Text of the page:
Carolina Chickadees

For years I thought I could tell the difference between black-capped and Carolina chickadees by their songs and calls. After all, I had heard them one winter on the mall in Washington, D.C. and they certainly sounded different from the black-cappeds I was used to. So last winter, when I heard a calling chickadee that sounded different, I wondered if it could be a Carolina chickadee.

black-capped chickadee

Photo of a black-capped chickadee taken near our house by Dave Bonta, February 15, 2006

I located the bird perched in a cedar tree outside my window. While I studied the bird, I looked at my four field guides and learned that black-capped chickadees are larger than Carolina chickadees by a quarter to half an inch with longer tails and bigger heads. In addition, black-cappeds have more white on their wing edges and their white cheek patches are entirely white while those of Carolinas blend to pale gray at the rear.

But most of my guides agreed that their songs and calls should be my guide. Carolinas’ “chick-a-dee” calls are higher pitched and more rapid than black-cappeds and their whistled “fee-bee, fee-bay” is distinct from the single “fee-bee-ee” or “fee-bee” of black-cappeds.

As I examined my singer, I noticed its white wing edges and decided it was only a black-capped. Studying the most recent Carolina chickadee range maps in the Second Atlas of Breeding Birds in Pennsylvania, it was clear that none had been reported in Blair County where I live even though if I drew a straight line from east to west across the commonwealth, our home would be at the northern edge of Carolina chickadee territory.

A Carolina chickadee in Codorus State Park

A Carolina chickadee in Codorus State Park, southwestern York County, February 9, 2013 (Image by Henry T. McLin on Flickr, Creative Commons license)

But that’s not how it works in Pennsylvania. Since 1975, Carolinas have been expanding northward at about seven-tenths of a mile per year in southeastern and south western Pennsylvania, and they now live as far north as Lehigh and Schuylkill counties in the east and Beaver County in the west. However, they are mostly absent at higher elevations in the Allegheny Mountains and southern Appalachian physiographic sections of Pennsylvania according to Robert L. Curry’s account in the atlas.

Curry, who teaches biology at Villanova University, has been conducting field studies of the population ecology and behavior in hybridizing Carolina and black-capped chickadees in southeastern Pennsylvania since 1997. That’s when his students built 450 fake nests of short lengths of sewer pipe and made them look like trees with a cavity and top entrances in an attempt to attract cavity-nesting chickadees.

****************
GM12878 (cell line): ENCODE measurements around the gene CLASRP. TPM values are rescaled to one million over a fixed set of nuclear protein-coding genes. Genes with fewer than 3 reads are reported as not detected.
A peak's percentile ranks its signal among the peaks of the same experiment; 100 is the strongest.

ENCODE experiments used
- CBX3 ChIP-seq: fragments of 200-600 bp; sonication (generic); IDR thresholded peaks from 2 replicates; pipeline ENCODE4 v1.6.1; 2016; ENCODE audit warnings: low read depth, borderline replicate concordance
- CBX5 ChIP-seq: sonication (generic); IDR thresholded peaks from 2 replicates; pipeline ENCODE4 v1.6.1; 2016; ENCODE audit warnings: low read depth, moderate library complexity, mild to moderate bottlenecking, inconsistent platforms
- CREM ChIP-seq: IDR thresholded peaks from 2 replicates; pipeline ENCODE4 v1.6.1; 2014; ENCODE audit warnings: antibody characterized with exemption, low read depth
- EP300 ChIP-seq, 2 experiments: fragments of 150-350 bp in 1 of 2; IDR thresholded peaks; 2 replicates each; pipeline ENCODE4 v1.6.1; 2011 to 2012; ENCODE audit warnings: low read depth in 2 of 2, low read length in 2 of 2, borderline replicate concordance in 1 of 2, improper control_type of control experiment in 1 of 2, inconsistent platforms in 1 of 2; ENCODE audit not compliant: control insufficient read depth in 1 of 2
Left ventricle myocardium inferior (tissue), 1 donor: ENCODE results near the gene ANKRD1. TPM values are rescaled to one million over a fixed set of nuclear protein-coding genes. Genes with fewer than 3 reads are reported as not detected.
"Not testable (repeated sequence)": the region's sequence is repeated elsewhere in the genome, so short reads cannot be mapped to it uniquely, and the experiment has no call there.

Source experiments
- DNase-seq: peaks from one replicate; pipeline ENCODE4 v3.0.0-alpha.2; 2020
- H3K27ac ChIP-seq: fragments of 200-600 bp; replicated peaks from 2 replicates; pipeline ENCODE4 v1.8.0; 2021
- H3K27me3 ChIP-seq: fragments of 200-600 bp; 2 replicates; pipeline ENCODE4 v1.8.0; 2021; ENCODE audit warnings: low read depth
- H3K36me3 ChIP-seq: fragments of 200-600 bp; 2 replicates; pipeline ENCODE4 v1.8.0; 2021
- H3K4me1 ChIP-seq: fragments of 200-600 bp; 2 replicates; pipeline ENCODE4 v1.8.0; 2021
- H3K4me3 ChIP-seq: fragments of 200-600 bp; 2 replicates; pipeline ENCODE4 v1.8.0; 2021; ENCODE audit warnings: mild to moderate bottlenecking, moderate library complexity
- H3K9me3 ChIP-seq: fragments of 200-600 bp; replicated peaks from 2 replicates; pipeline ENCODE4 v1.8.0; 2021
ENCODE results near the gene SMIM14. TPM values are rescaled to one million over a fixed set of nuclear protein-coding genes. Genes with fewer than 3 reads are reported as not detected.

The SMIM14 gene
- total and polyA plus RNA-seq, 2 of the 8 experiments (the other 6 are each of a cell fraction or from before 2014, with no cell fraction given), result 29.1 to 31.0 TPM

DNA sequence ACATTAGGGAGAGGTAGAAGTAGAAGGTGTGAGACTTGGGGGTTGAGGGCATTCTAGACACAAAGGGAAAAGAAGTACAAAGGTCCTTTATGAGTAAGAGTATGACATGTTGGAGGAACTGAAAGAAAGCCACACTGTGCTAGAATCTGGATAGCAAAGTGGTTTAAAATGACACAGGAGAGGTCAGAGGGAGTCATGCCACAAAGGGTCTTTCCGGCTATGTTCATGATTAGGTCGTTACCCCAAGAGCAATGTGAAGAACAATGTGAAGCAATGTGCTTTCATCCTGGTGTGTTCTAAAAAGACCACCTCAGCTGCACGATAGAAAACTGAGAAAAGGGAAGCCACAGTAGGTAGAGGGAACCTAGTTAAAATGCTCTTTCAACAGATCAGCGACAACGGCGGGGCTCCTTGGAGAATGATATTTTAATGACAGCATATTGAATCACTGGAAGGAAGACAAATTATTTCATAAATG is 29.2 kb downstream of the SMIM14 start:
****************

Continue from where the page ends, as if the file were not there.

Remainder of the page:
They erected their fake nests in Chester County to study Carolina chickadees, Nolde Forest near Reading in southern Berks County to study both Carolina chickadees and hybrid Carolina/black-cappeds, and Hawk Mountain Sanctuary on the easternmost ridge in the Valley and Ridge province of Pennsylvania to study black-capped chickadees. (Our ridge is the westernmost in the province, incidentally.)

Even though Carolina and black-capped chickadees have been distinct species for between one and 2.5 million years, from Kansas to New Jersey these two species meet, mate and give birth to hybrid species. But Curry and students have learned that male Carolinas, which are more aggressive than male black-cappeds, mate with female black-cappeds, but female Carolinas rarely mate with male black-cappeds. Furthermore, these hybrid birds lay a large number of infertile eggs, in contrast to a 92% hatching success of an average of five eggs laid by Carolinas in 55 nests in southeastern Pennsylvania with similar fertility rates in black-capped chickadees.

Curry and other researchers don’t agree that anyone can identify Carolina and black-cappeds by their unique calls and songs in hybrid areas because hybrids can sing Carolina, black-capped and intermediate songs. Carolinas can also learn and sing black-capped songs and black-cappeds can learn Carolinas’ songs. So researchers use “diagnostic protein, nuclear DNA, and mitochondrial DNA markers” to identify species according to the life history of Carolina chickadees in The Birds of North America.

Curry and students documented over the years a northward movement of Carolina chickadees, and by 2006 he added Tuscarora State Park in Schuylkill County to his study area for black-cappeds because almost half of Hawk Mountain’s chickadees were then hybrids while Nolde Forest had only Carolinas. Curry hypothesized that Carolinas are moving northward as a result of warming winter temperatures. Hybrids, he says, live in places with an average low winter temperature of between 15 and 19 degrees Fahrenheit, while black-cappeds prefer colder winter temperatures and Carolinas are primarily southern birds and one of only four birds John James Audubon discovered and named while in coastal South Carolina.